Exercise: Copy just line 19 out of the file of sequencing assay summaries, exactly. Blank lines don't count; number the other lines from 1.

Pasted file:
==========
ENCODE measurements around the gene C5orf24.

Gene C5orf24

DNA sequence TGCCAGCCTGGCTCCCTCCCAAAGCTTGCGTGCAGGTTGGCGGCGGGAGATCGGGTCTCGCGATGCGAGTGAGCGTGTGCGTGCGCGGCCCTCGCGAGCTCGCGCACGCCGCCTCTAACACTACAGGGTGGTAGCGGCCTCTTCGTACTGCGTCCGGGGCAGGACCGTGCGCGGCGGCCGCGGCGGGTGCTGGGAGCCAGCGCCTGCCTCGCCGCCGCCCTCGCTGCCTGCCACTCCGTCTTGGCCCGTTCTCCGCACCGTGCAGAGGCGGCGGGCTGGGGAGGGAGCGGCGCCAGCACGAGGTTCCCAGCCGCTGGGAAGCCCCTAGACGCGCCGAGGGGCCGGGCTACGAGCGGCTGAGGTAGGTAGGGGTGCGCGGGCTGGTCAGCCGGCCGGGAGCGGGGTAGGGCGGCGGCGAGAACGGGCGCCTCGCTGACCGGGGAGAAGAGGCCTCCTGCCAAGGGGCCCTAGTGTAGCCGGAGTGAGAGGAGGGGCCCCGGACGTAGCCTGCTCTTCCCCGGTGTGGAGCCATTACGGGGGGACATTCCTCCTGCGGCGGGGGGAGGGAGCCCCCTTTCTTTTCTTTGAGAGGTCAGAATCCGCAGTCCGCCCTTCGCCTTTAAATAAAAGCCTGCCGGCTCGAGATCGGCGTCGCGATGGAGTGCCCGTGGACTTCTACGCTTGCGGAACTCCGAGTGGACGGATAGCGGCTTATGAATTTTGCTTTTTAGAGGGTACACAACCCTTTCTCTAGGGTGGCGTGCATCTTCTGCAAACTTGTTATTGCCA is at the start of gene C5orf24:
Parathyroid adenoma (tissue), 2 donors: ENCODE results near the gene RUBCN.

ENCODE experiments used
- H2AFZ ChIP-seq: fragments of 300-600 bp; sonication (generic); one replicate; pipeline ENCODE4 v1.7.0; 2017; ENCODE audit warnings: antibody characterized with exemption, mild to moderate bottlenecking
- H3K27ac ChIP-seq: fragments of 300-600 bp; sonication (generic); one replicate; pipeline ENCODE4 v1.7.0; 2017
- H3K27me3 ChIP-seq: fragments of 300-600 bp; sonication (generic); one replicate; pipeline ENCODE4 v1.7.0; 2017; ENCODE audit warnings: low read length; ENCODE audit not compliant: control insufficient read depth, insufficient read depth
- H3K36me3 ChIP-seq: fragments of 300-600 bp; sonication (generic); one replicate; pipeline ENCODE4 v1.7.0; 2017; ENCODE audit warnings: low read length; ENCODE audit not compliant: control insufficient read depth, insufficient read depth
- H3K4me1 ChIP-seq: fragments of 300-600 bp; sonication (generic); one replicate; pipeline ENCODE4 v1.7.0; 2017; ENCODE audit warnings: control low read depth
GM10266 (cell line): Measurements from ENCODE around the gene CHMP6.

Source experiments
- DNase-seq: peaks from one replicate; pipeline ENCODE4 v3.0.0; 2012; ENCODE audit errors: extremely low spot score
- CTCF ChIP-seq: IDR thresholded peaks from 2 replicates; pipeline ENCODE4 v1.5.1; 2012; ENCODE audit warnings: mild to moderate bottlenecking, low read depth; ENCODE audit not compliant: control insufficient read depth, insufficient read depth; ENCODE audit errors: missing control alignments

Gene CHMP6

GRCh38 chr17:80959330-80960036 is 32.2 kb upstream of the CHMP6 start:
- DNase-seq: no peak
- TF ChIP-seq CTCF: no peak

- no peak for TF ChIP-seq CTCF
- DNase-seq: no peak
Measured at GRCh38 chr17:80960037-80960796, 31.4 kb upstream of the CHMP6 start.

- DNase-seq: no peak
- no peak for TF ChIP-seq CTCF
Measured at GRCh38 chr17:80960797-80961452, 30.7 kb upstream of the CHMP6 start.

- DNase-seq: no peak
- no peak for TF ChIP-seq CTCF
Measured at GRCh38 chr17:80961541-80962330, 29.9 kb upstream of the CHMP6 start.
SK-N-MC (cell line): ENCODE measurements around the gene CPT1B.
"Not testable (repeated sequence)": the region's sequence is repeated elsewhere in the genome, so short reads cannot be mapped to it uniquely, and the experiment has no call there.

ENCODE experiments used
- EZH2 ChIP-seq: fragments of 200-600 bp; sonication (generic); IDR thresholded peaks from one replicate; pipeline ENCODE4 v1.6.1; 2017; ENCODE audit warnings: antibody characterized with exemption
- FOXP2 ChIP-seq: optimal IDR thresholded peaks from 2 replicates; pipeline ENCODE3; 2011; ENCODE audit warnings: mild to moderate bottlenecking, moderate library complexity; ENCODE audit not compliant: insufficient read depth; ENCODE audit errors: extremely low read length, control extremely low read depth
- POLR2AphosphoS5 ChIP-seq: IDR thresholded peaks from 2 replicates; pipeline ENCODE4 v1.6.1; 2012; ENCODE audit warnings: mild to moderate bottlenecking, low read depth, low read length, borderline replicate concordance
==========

- no peak for TF ChIP-seq CTCF